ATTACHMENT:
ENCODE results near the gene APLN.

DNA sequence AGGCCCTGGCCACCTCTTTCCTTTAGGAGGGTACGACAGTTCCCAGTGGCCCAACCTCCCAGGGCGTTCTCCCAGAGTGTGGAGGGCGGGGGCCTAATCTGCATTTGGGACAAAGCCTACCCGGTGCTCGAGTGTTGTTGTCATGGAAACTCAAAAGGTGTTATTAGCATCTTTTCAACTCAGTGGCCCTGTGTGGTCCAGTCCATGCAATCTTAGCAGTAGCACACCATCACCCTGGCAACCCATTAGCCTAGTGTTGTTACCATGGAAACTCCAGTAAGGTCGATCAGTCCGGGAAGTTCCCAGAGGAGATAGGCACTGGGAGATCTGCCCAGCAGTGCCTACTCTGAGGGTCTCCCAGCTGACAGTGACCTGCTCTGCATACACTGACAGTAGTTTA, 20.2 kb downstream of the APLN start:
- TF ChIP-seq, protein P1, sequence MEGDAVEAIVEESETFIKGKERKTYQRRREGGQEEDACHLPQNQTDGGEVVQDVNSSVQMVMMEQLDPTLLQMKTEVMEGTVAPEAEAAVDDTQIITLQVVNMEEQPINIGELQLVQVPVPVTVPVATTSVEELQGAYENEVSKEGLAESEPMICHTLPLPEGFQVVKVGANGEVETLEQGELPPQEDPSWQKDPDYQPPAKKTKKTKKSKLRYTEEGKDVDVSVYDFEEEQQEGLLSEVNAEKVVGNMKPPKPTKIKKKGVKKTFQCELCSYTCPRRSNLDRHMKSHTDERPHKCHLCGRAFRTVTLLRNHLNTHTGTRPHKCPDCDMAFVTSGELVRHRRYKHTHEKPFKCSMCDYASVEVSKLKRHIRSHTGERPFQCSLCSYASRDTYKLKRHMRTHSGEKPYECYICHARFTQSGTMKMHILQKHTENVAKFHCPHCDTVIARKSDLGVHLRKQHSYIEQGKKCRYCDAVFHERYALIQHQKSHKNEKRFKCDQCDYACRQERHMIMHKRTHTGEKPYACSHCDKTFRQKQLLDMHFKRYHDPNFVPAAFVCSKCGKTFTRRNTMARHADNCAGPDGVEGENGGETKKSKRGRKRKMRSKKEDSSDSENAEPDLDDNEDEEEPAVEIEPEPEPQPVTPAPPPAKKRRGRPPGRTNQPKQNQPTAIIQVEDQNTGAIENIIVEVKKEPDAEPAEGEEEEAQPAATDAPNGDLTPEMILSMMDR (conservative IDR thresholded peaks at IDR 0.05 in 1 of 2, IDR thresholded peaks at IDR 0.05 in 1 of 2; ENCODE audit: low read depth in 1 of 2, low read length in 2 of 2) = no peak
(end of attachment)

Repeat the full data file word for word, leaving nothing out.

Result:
ENCODE results near the gene APLN.

DNA sequence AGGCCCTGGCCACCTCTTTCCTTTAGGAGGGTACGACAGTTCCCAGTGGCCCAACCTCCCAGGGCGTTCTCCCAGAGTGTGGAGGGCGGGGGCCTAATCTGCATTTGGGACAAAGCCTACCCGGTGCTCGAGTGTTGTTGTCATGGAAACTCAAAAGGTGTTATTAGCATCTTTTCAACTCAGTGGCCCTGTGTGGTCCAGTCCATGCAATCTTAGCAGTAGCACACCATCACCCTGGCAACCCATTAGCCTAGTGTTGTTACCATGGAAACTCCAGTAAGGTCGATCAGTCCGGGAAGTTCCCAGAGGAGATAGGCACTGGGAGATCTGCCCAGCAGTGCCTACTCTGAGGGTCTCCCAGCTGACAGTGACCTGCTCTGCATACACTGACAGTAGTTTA, 20.2 kb downstream of the APLN start:
- TF ChIP-seq, protein P1, sequence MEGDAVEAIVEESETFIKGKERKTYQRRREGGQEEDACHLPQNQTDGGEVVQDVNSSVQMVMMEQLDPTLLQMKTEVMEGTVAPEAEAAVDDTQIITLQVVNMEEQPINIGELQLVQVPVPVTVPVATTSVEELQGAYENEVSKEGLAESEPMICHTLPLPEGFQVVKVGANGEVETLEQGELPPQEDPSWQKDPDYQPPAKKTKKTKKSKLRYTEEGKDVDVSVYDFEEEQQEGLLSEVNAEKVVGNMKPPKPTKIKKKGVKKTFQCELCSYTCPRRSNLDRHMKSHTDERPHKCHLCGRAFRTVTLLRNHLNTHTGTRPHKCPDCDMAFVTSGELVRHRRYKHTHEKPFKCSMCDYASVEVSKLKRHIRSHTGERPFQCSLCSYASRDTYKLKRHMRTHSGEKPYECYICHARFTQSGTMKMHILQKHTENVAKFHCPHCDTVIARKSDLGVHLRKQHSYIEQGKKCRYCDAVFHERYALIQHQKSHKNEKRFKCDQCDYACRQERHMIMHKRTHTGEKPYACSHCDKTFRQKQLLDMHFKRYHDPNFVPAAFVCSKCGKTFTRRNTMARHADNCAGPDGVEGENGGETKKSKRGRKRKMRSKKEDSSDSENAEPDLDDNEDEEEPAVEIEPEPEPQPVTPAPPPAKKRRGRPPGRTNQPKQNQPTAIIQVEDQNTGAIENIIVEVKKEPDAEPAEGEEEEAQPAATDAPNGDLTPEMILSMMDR (conservative IDR thresholded peaks at IDR 0.05 in 1 of 2, IDR thresholded peaks at IDR 0.05 in 1 of 2; ENCODE audit: low read depth in 1 of 2, low read length in 2 of 2) = no peak